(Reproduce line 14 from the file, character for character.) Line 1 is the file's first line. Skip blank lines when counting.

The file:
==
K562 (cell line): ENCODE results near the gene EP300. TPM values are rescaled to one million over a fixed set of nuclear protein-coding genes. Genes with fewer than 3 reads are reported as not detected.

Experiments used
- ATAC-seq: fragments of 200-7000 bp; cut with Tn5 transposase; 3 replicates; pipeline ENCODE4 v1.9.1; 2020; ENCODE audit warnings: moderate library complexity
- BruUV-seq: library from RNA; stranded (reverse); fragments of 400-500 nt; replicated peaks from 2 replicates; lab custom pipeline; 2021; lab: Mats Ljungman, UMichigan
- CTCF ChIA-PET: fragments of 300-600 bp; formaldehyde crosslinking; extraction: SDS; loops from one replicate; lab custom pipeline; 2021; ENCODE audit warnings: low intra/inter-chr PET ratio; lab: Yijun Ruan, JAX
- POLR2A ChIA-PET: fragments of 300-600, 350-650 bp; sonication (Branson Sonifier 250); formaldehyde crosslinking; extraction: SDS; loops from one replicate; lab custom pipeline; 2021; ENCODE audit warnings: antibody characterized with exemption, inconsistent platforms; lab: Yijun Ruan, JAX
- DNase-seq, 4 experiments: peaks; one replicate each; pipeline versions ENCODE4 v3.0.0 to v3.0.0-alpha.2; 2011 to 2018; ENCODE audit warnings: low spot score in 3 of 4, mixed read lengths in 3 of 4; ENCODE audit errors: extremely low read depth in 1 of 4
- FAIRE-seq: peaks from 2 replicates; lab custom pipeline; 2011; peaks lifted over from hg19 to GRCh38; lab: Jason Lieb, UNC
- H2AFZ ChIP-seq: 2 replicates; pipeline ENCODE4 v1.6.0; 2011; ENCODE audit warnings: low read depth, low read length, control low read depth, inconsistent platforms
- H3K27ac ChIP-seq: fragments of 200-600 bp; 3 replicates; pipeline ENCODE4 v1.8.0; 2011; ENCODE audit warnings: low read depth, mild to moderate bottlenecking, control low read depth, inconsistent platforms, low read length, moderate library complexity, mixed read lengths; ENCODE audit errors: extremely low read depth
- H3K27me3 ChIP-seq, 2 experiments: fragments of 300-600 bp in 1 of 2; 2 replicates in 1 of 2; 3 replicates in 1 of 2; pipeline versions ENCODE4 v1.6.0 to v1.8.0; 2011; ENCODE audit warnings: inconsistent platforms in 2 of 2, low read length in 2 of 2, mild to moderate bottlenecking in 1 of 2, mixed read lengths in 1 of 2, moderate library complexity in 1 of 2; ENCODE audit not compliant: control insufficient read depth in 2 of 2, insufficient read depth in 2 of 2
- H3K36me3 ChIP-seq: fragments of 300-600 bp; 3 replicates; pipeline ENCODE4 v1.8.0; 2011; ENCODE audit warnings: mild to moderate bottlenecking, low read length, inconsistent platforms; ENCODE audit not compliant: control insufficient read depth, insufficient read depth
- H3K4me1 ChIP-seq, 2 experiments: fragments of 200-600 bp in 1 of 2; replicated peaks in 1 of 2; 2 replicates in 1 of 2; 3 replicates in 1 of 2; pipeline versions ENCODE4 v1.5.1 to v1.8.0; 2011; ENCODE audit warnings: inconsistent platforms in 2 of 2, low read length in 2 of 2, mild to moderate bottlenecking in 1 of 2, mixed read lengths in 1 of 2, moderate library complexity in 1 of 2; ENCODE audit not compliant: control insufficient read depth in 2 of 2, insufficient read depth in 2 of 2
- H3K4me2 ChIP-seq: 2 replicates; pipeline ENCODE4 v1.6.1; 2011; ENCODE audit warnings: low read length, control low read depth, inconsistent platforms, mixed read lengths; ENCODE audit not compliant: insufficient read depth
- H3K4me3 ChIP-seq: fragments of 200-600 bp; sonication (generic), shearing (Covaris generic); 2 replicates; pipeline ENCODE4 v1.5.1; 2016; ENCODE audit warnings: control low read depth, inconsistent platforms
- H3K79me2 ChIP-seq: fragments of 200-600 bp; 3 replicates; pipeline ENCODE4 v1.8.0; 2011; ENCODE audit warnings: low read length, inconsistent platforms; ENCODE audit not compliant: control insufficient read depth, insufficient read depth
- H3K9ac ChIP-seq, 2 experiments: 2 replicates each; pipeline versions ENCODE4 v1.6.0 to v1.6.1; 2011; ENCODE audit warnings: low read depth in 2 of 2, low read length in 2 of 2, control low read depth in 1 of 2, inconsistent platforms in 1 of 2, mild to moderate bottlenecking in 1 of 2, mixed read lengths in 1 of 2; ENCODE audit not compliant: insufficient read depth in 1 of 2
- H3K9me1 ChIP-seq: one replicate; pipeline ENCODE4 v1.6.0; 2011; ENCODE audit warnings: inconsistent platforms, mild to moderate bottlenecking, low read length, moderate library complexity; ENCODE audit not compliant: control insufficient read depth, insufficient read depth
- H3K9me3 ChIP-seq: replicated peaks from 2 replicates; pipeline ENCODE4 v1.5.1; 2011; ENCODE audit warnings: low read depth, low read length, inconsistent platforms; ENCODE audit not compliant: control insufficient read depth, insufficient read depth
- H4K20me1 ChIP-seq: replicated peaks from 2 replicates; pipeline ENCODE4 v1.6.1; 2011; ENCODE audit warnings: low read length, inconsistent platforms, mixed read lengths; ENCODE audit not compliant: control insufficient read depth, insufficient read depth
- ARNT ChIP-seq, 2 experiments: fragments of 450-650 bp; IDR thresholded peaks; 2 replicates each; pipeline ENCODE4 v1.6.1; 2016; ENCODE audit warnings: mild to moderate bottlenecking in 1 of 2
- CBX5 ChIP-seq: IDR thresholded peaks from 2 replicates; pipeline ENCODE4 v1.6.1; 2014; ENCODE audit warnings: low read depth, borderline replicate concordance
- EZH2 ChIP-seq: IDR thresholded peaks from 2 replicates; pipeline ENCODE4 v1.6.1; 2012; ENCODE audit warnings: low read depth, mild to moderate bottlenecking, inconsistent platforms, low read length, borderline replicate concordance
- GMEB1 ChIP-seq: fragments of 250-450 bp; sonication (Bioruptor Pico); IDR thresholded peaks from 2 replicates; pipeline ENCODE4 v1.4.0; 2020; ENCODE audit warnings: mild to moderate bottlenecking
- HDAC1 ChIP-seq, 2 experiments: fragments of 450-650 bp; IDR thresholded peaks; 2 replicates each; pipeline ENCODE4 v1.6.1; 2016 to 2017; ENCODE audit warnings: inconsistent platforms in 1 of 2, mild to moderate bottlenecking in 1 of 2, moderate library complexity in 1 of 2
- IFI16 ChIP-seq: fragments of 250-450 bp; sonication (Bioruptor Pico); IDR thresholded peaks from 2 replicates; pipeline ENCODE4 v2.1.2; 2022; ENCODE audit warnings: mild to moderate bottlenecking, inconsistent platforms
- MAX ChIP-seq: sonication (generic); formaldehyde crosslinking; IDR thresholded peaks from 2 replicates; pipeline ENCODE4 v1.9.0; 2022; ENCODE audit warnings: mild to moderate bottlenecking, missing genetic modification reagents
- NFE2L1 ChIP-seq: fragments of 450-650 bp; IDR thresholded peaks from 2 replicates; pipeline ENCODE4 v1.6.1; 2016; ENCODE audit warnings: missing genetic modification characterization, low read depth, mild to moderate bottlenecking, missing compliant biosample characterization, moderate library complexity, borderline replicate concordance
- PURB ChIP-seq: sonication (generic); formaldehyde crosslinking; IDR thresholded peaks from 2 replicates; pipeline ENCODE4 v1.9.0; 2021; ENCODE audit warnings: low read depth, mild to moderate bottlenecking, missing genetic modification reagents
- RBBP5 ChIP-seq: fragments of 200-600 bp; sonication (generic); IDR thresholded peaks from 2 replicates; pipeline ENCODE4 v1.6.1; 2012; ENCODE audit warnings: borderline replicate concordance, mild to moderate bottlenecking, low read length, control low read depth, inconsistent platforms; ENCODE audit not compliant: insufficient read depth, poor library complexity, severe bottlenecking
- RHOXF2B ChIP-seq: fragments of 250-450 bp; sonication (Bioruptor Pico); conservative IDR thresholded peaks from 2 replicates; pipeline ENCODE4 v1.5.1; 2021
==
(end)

- H3K4me2 ChIP-seq: 2 replicates; pipeline ENCODE4 v1.6.1; 2011; ENCODE audit warnings: low read length, control low read depth, inconsistent platforms, mixed read lengths; ENCODE audit not compliant: insufficient read depth